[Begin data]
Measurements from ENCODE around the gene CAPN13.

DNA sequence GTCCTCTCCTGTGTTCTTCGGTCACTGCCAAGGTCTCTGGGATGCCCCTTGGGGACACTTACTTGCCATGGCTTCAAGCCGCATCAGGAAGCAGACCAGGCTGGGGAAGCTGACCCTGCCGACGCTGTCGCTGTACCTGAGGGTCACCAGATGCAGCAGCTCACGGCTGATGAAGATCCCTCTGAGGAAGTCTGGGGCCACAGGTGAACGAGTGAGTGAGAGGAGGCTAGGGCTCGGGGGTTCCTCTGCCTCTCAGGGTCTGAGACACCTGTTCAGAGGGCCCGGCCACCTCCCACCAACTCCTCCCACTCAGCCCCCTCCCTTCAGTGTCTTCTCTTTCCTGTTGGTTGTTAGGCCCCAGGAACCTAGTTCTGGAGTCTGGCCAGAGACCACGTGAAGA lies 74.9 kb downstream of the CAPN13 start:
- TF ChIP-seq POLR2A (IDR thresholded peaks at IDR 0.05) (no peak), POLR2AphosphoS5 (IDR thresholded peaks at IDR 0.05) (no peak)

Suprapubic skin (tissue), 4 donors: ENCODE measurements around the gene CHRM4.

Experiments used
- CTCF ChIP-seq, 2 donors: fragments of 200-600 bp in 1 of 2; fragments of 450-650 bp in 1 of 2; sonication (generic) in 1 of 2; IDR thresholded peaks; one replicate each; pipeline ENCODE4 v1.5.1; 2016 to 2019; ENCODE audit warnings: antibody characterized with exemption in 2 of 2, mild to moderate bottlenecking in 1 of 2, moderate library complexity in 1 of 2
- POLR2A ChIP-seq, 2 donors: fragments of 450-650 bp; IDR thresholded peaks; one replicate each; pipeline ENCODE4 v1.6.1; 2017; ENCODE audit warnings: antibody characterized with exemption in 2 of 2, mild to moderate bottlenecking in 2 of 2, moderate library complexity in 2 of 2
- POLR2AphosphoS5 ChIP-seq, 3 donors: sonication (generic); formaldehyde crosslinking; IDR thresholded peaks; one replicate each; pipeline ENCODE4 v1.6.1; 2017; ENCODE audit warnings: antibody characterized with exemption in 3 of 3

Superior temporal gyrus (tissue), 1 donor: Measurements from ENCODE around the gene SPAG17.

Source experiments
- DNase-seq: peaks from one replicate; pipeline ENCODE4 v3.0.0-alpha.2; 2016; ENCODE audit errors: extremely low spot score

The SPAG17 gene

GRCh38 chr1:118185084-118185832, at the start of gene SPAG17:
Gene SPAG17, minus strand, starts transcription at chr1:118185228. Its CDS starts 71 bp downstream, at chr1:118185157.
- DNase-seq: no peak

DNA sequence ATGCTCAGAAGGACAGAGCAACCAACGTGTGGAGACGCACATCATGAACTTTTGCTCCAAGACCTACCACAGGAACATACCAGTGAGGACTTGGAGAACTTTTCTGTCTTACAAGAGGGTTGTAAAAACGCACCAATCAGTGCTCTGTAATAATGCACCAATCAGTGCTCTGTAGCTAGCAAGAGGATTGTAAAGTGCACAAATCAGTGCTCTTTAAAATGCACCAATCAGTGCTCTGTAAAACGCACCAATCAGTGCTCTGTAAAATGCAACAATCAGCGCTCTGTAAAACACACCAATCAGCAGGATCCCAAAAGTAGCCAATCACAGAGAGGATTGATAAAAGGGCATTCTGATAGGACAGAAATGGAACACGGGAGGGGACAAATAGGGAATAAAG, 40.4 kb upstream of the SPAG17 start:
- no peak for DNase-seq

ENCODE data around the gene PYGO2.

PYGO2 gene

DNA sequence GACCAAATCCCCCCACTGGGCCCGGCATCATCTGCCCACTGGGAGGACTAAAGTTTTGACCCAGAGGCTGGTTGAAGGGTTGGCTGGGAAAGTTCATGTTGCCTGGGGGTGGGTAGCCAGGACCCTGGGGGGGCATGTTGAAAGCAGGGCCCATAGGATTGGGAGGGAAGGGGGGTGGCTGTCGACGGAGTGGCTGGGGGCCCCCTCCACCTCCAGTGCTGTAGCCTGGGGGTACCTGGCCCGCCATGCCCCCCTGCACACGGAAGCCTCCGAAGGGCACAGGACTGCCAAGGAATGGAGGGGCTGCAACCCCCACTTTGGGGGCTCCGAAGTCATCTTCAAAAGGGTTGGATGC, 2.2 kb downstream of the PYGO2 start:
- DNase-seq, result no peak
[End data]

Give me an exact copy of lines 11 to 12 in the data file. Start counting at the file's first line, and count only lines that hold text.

- DNase-seq: peaks from one replicate; pipeline ENCODE4 v3.0.0-alpha.2; 2016; ENCODE audit errors: extremely low spot score

The SPAG17 gene